For most of us we start at relatively junior levels, learn, grow and prove ourselves over time. Situations, environments and even a certain amount of luck come into play. You may be highly skilled but in a mature to stagnant organization or industry that provides a relatively limited number of advancement opportunities. On the other hand, you may be in a growing industry where the opportunities are plentiful.

Good performance and learning the desired behaviors and execution can provide the opportunity for increased responsibility. This increased responsibility is usually built on, or an expansion of the previous role’s responsibilities. This means that you at least usually have a pretty good idea of how to execute on a portion of your new responsibilities.

This is the usual progression. In a new role, build on what you know and have already learned, and leverage it for the new responsibilities and execution of them. If you show the desire, willingness and ability to do this within reasonable time frames and expectations, then future expanded responsibility roles can be available.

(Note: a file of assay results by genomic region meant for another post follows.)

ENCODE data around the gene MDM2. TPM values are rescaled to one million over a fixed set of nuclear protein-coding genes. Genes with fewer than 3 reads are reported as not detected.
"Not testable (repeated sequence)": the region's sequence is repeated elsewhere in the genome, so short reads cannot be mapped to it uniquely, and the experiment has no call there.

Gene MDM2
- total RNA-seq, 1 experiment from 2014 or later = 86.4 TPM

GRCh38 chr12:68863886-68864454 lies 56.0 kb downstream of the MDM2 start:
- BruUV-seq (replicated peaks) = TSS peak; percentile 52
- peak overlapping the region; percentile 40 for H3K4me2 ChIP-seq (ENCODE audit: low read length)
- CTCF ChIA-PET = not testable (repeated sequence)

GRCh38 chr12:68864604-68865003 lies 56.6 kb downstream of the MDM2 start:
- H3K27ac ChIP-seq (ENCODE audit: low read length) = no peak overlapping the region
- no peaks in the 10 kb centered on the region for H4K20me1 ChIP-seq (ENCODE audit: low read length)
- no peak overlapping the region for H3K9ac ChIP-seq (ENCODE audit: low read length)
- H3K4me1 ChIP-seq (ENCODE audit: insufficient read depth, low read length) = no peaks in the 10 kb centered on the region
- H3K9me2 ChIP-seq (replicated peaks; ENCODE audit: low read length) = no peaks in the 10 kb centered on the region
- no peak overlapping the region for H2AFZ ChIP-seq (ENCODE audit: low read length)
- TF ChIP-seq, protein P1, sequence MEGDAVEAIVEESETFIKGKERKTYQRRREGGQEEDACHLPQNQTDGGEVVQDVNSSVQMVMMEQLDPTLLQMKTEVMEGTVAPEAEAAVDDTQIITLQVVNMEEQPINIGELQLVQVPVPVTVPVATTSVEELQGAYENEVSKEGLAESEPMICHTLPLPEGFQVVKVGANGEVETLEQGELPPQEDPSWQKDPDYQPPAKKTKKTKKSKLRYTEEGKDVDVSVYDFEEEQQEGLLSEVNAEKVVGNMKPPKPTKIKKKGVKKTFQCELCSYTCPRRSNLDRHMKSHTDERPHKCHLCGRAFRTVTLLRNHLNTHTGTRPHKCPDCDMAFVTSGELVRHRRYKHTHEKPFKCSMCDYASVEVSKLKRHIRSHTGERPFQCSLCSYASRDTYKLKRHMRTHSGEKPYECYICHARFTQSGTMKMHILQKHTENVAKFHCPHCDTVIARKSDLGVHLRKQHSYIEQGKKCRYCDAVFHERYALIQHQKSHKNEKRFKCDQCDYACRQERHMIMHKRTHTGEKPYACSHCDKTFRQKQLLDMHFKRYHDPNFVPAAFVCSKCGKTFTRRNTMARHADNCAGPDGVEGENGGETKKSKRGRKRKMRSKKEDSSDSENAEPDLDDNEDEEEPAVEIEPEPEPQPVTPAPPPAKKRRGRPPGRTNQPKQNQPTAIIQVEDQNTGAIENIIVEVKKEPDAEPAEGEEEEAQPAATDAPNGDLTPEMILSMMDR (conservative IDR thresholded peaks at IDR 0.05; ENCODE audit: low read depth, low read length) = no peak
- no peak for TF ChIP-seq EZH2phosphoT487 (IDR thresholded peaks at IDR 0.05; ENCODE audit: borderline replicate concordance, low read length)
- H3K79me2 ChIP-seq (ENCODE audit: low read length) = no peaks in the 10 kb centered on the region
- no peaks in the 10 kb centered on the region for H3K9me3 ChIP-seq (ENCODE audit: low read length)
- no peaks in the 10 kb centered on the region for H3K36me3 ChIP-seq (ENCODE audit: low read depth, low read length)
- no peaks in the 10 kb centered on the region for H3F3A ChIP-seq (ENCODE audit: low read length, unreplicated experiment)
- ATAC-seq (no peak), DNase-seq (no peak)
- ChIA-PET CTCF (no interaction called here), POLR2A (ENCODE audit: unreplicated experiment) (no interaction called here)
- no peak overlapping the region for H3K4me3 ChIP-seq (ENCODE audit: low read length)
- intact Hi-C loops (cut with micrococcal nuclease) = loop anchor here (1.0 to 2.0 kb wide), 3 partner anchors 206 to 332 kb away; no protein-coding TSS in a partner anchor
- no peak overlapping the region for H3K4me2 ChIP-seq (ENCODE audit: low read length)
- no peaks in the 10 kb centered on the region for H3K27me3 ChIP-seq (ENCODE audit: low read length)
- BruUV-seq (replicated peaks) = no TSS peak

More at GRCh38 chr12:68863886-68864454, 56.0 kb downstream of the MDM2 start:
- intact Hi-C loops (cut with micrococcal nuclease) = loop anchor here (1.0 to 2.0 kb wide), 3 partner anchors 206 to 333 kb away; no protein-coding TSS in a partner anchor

Jesse Owens, the four-time Olympic Gold Medalist in the 1936 Olympic Games in Berlin Germany, said:

“We all have dreams. But in order to make dreams come into reality, it takes an awful lot of determination, dedication, self-discipline, and effort.”

I think it is safe to say that those games were not his first competition. He trained for a long time. There is no question that he worked hard. He learned and worked his way up through many smaller, and then increasing larger competitions, before achieving his most notable success.

I don’t think there are any smaller competitions, or learning opportunities for my son, or other Diabetics for that matter. One day you are fine. The next you have Diabetes and now are responsible for potentially life altering decisions, usually multiple times a day. There is no previous assignment to lean on or utilize as a jumping off point for your new role in life. It truly is a sink or swim moment.

If you provide your body too much insulin, it can result in Hypoglycemia (low blood sugar).

“Low blood sugar levels can cause a variety of problems within your central nervous system. Early symptoms include weakness, lightheadedness, and dizziness. … Severe low blood sugar is sometimes called insulin shock. Untreated, it can be very dangerous, resulting in seizures, loss of consciousness, or death”